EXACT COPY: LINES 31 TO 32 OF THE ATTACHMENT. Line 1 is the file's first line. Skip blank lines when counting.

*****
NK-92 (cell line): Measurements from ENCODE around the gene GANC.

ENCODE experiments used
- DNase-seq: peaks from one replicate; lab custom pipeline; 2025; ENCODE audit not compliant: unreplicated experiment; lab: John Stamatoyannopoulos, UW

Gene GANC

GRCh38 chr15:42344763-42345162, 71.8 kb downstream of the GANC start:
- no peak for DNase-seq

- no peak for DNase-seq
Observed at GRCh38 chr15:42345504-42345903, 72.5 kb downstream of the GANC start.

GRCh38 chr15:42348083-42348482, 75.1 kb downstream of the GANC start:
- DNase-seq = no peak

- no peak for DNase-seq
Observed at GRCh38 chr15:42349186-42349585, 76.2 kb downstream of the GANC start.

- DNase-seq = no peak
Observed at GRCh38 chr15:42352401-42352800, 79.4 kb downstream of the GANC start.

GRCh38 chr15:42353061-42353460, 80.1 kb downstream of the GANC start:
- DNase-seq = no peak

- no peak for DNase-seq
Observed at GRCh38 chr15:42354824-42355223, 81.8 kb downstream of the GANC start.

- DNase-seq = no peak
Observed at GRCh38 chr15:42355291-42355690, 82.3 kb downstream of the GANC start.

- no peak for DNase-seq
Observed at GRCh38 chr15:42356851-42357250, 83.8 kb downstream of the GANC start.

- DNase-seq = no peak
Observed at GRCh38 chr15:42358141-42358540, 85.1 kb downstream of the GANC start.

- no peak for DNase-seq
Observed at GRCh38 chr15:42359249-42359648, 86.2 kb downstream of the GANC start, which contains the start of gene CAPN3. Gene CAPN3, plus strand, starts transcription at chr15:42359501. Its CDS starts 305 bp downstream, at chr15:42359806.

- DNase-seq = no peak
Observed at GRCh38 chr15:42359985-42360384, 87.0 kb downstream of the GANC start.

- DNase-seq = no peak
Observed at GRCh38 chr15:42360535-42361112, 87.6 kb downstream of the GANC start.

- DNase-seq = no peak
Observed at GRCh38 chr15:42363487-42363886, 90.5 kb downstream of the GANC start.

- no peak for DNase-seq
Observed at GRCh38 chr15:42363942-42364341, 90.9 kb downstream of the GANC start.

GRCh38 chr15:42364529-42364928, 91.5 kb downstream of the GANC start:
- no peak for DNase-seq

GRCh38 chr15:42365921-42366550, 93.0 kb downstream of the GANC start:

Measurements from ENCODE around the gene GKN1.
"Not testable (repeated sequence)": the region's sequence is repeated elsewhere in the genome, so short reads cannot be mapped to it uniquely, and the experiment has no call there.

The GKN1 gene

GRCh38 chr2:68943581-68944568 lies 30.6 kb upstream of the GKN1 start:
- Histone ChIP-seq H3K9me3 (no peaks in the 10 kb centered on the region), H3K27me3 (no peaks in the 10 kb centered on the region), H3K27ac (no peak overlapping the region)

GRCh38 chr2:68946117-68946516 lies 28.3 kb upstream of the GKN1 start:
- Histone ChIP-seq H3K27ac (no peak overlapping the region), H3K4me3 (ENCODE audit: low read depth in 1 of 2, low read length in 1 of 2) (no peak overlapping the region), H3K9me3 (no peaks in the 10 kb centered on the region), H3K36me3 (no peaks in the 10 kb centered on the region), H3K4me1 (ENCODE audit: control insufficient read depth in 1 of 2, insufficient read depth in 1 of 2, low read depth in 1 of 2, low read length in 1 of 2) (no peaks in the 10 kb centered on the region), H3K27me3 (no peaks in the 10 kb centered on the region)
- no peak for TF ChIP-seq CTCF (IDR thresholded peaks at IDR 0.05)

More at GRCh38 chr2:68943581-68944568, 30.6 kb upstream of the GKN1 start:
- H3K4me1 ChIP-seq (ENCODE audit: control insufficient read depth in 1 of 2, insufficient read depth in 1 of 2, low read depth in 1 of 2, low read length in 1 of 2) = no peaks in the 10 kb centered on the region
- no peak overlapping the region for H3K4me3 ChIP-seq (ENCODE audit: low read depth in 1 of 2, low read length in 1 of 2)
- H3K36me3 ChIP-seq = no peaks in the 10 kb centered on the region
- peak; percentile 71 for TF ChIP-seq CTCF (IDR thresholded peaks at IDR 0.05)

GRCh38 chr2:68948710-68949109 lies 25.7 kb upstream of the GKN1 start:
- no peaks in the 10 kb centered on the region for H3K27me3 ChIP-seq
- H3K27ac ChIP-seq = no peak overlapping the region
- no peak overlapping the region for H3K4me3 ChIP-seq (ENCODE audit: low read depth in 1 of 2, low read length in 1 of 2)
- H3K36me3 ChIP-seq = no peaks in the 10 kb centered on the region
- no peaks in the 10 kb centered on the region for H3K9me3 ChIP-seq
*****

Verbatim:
- DNase-seq = no peak
Observed at GRCh38 chr15:42363487-42363886, 90.5 kb downstream of the GANC start.